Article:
ANKARA - Hürriyet Daily News
This file photo shows an opium field in Turkey. Poppy farms in Turkey make up 54 percent of the total world area that is legally cultivated. Hürriyet photo
Turkey has the largest share of the opium poppy cultivation among the six countries in the world that legally produce the notorious plant under the supervision of the United Nations.
produces the majority of the opium utilized by the world’s pharmaceutical industries to produce codeine, morphine, narcotine, thebaine, papaverine, and other medical products.
Turkey’s opium poppy farms make up 54 percent of the total opium areas in the world, according to the average of the last five years’ data from the Turkish Grain Board (TMO), Anatolia news agency reported yesterday.
The other legal cultivators of opium poppy are India, Australia, France, Spain, and Hungary. Turkey and India
are particularly recognized as traditional cultivators of poppy.
Nearly 70,000 Turkish farmers in 13 provinces are allowed to plant opium poppy and produce unscratched opium poppy capsules in a 700 million square meter area, a limit set by the United Nations.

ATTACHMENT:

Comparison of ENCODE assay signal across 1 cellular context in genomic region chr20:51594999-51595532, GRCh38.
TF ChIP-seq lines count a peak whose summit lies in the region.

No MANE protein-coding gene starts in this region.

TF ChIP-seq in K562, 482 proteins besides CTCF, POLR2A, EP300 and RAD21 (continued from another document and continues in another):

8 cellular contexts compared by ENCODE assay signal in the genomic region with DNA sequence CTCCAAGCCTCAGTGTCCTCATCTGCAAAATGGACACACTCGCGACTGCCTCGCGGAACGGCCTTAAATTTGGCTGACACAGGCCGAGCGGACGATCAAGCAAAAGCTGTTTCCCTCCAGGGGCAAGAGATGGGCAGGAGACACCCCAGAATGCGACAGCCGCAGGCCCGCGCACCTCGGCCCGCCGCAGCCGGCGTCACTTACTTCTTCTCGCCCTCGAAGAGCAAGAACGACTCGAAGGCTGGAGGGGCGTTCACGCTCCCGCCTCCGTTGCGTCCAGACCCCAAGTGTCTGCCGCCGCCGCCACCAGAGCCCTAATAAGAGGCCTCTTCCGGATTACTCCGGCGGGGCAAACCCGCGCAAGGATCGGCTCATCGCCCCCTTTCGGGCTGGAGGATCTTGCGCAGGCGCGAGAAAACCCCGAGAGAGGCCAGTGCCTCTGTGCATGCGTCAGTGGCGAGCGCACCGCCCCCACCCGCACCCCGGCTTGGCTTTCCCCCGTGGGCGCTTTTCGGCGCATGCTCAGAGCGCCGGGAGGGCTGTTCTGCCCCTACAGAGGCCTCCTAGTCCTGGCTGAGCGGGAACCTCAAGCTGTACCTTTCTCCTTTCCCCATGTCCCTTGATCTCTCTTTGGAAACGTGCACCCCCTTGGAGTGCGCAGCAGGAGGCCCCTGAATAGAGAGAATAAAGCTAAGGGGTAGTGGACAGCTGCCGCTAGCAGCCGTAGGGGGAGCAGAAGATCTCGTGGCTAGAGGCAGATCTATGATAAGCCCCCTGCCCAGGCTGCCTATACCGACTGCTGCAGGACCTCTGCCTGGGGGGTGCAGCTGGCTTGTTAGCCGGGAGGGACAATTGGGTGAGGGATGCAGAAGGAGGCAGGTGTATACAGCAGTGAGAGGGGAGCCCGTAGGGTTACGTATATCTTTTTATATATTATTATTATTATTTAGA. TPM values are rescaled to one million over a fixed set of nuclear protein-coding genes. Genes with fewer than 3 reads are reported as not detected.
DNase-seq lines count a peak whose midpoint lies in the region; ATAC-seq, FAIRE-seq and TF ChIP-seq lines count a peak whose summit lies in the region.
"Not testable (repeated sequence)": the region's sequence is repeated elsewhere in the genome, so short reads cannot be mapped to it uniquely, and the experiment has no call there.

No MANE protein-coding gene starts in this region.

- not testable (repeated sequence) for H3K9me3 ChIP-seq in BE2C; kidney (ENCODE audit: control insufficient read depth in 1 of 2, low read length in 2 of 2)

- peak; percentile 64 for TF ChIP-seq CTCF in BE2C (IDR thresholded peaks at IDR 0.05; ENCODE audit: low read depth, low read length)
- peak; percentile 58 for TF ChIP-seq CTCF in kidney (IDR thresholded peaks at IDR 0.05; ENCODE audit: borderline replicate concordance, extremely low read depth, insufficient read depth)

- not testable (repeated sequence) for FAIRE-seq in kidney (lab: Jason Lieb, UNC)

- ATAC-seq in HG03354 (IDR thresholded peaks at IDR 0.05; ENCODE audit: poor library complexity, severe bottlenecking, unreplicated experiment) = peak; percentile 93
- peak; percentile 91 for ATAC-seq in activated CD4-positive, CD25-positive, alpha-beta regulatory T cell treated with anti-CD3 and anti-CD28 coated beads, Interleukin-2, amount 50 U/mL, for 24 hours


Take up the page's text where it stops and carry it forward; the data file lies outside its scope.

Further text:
The global consumption of opiate, which is a chemical found naturally in the opium poppy plant and has uses for medical and scientific purposes, is nearly 350 tons per year. The largest importer of this substance, the United States, supplies 80 percent of its imports from Turkey and India.
World’s largest plant
The Afyon Alkaloids Plant is the largest facility of its kind, with 20,000 tons of unscratched opium poppy capsule processing capacity. Some 95 percent of its production is sold abroad.
Turkey has the potential to meet nearly 30 percent of the global legal drug consumption. The country currently realizes 25,000 tons of poppy seed production of the 40,000 tons of total potential.
Accordingly, the country is working to develop highly nutritious and efficient poppy varieties. Opium poppy production was a subject of political tension between Turkey and the United States through the last century. The Ottoman Empire
and its successor Turkey limited opium poppy plantation in 1912, 1925, and 1931. The most recent political friction between the two countries due to Turkey’s poppy cultivation came in the 1970s.